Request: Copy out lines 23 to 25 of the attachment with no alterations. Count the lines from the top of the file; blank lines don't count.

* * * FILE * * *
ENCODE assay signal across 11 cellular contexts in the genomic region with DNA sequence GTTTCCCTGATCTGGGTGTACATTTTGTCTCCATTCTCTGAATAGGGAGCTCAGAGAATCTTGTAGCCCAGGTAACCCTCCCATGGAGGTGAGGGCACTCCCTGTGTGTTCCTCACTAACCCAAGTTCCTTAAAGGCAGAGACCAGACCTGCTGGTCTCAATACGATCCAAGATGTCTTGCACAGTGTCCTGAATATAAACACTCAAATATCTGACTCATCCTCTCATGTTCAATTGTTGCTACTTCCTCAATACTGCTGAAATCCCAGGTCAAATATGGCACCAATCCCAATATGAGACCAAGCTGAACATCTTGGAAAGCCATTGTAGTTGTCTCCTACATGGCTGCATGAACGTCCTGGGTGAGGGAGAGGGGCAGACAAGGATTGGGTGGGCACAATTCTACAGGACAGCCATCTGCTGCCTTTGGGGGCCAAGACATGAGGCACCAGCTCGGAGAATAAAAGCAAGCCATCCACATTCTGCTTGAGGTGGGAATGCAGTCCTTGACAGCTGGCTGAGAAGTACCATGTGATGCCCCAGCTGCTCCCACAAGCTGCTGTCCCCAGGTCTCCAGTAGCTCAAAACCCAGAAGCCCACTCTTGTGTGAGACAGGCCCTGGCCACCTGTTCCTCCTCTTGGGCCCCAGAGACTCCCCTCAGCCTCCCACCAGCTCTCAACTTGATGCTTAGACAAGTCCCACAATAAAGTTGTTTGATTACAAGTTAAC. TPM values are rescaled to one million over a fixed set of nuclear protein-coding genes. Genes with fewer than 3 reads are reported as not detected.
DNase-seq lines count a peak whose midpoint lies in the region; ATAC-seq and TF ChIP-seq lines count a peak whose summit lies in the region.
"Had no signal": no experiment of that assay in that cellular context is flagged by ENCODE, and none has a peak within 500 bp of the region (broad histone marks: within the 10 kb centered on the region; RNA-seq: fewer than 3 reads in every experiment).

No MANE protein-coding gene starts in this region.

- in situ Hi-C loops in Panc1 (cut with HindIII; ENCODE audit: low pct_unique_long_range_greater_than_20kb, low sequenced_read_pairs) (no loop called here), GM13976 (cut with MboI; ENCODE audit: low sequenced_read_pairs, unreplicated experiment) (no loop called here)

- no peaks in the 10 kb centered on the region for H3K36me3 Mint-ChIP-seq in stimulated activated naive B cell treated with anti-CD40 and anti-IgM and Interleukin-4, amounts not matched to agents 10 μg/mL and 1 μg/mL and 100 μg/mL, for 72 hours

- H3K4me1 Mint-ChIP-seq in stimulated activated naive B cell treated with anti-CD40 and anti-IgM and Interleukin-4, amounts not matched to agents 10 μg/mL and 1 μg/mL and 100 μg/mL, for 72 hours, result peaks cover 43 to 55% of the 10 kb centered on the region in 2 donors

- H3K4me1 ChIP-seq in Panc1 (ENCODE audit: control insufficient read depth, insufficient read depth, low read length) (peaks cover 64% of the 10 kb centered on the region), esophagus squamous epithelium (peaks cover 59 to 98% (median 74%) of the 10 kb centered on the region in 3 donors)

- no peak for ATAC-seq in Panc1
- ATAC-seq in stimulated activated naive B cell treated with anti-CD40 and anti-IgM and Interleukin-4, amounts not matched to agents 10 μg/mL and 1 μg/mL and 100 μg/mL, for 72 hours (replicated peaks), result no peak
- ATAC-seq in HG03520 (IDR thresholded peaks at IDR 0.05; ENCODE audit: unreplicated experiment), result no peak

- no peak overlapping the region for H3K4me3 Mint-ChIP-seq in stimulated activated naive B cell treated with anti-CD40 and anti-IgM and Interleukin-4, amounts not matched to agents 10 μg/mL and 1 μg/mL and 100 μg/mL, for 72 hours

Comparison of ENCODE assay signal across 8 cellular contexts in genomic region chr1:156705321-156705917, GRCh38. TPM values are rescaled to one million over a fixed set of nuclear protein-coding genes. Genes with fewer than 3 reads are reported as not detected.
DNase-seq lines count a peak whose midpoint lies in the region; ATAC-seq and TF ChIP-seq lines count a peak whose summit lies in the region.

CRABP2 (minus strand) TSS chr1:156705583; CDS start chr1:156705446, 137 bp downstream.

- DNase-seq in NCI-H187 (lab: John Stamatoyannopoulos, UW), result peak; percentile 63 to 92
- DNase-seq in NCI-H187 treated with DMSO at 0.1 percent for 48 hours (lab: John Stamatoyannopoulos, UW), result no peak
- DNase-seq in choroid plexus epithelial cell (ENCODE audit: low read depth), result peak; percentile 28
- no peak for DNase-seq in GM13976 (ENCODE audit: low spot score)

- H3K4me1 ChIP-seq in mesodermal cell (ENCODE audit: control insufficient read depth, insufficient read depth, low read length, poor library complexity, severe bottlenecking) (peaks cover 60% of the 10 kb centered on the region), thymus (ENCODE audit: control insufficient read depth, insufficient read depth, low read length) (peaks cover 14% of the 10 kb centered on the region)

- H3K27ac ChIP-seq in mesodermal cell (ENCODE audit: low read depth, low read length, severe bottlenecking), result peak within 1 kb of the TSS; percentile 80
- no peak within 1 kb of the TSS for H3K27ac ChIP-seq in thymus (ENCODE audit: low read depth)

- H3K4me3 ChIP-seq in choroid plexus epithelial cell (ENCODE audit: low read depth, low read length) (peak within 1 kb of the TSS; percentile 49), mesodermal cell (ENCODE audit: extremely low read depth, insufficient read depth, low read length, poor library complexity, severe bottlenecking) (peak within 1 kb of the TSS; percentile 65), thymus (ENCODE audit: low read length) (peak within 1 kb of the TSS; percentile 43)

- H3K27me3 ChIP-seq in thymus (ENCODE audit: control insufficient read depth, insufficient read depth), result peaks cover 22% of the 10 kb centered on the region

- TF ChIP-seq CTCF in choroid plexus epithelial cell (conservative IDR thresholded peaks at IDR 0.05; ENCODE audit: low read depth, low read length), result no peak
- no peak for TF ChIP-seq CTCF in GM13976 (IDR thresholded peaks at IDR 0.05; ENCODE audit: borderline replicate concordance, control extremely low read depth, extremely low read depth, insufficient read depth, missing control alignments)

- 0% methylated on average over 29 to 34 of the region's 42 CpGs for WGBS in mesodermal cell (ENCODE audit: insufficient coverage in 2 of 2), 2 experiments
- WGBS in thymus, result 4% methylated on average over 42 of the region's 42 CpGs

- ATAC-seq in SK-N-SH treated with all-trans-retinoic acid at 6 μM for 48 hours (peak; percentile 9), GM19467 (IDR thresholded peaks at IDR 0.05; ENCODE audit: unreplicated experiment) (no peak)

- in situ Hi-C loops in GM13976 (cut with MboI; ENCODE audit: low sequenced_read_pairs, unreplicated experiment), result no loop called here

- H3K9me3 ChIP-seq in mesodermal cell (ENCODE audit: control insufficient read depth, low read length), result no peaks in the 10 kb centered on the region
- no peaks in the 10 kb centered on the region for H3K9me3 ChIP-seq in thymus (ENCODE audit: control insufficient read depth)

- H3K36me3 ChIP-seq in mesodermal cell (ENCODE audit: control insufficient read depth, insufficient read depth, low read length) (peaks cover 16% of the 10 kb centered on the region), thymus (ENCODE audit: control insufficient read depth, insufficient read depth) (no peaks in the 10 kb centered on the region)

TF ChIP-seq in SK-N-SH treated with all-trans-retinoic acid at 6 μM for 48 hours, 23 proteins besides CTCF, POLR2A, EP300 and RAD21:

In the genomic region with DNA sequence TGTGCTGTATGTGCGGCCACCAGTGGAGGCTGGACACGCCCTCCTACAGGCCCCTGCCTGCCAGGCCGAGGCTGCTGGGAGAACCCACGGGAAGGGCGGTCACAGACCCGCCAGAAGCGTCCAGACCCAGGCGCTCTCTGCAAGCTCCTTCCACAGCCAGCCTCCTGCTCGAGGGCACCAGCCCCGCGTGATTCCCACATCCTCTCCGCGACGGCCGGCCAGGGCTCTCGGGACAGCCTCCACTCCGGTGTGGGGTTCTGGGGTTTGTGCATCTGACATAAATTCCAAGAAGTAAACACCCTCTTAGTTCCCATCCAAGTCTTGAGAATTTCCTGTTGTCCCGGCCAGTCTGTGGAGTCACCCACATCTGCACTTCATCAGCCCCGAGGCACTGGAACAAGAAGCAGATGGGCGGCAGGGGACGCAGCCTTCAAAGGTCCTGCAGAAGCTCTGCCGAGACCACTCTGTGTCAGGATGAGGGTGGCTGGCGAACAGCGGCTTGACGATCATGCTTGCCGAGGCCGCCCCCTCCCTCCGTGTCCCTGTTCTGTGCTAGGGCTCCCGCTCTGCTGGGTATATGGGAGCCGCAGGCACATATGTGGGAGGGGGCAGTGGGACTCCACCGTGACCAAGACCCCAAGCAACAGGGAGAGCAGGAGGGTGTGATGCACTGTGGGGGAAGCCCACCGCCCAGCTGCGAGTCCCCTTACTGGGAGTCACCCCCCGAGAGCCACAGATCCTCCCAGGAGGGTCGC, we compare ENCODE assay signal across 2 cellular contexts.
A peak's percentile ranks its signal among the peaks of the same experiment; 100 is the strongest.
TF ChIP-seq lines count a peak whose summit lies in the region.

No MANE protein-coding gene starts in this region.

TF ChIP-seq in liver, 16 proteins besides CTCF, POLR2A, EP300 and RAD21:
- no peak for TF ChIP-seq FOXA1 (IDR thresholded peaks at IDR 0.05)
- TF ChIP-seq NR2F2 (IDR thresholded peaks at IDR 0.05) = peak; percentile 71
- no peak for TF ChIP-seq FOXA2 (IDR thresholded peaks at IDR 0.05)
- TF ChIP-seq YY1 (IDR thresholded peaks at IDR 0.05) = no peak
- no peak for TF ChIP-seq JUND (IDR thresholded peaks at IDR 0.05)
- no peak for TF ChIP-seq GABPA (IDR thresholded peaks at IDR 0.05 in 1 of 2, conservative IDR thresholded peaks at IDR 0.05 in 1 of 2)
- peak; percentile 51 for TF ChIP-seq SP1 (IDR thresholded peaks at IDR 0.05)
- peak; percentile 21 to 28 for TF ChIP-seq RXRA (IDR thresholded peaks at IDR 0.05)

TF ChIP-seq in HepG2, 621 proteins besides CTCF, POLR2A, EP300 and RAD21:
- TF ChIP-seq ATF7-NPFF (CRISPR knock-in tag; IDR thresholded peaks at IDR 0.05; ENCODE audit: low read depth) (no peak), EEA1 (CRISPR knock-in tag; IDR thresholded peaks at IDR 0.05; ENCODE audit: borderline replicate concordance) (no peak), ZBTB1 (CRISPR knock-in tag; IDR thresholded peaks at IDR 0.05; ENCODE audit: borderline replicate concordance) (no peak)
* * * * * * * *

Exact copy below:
- H3K4me3 ChIP-seq in choroid plexus epithelial cell (ENCODE audit: low read depth, low read length) (peak within 1 kb of the TSS; percentile 49), mesodermal cell (ENCODE audit: extremely low read depth, insufficient read depth, low read length, poor library complexity, severe bottlenecking) (peak within 1 kb of the TSS; percentile 65), thymus (ENCODE audit: low read length) (peak within 1 kb of the TSS; percentile 43)

- H3K27me3 ChIP-seq in thymus (ENCODE audit: control insufficient read depth, insufficient read depth), result peaks cover 22% of the 10 kb centered on the region

- TF ChIP-seq CTCF in choroid plexus epithelial cell (conservative IDR thresholded peaks at IDR 0.05; ENCODE audit: low read depth, low read length), result no peak